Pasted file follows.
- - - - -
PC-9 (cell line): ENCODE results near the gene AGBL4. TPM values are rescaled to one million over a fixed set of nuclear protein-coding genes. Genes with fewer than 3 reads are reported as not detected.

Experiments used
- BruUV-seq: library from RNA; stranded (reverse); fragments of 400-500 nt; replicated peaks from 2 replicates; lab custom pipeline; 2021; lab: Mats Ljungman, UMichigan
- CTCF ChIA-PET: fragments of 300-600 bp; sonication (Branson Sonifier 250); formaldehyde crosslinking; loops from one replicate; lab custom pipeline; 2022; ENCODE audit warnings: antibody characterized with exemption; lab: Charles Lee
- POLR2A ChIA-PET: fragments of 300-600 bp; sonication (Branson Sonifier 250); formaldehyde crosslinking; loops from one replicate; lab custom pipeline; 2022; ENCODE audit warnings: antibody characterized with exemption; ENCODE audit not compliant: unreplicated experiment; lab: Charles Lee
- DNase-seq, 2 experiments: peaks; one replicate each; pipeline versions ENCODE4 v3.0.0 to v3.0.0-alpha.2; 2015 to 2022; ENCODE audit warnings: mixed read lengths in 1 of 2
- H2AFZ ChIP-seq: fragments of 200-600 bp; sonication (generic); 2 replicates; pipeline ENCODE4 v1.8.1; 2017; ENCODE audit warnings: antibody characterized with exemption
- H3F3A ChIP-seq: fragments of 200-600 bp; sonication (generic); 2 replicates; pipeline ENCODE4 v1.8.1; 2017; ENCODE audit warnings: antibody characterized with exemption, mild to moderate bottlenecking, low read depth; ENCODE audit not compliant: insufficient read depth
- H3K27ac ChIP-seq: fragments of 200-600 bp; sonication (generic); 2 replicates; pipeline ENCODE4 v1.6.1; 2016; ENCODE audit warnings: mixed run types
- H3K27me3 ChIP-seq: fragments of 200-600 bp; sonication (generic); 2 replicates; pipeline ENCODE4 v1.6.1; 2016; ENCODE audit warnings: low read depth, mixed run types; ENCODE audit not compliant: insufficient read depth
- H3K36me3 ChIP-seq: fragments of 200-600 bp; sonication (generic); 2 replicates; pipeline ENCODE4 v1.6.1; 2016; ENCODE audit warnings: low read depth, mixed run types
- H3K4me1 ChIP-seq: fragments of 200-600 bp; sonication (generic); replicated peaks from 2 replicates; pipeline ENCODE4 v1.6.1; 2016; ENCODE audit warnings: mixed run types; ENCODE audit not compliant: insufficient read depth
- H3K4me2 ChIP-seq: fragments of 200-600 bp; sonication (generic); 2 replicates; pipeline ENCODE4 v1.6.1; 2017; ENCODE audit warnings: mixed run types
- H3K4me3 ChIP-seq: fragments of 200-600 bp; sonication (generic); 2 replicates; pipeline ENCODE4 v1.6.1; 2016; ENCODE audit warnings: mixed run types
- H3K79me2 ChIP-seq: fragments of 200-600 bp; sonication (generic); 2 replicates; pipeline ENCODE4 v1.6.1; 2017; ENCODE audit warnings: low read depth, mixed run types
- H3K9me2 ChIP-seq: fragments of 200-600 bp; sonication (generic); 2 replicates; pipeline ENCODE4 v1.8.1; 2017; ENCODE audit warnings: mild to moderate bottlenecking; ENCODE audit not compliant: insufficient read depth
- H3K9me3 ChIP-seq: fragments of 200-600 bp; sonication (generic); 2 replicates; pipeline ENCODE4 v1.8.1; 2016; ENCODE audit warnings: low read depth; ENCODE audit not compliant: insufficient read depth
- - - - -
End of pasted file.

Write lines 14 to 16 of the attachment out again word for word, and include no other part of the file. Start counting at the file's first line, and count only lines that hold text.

- H3K4me3 ChIP-seq: fragments of 200-600 bp; sonication (generic); 2 replicates; pipeline ENCODE4 v1.6.1; 2016; ENCODE audit warnings: mixed run types
- H3K79me2 ChIP-seq: fragments of 200-600 bp; sonication (generic); 2 replicates; pipeline ENCODE4 v1.6.1; 2017; ENCODE audit warnings: low read depth, mixed run types
- H3K9me2 ChIP-seq: fragments of 200-600 bp; sonication (generic); 2 replicates; pipeline ENCODE4 v1.8.1; 2017; ENCODE audit warnings: mild to moderate bottlenecking; ENCODE audit not compliant: insufficient read depth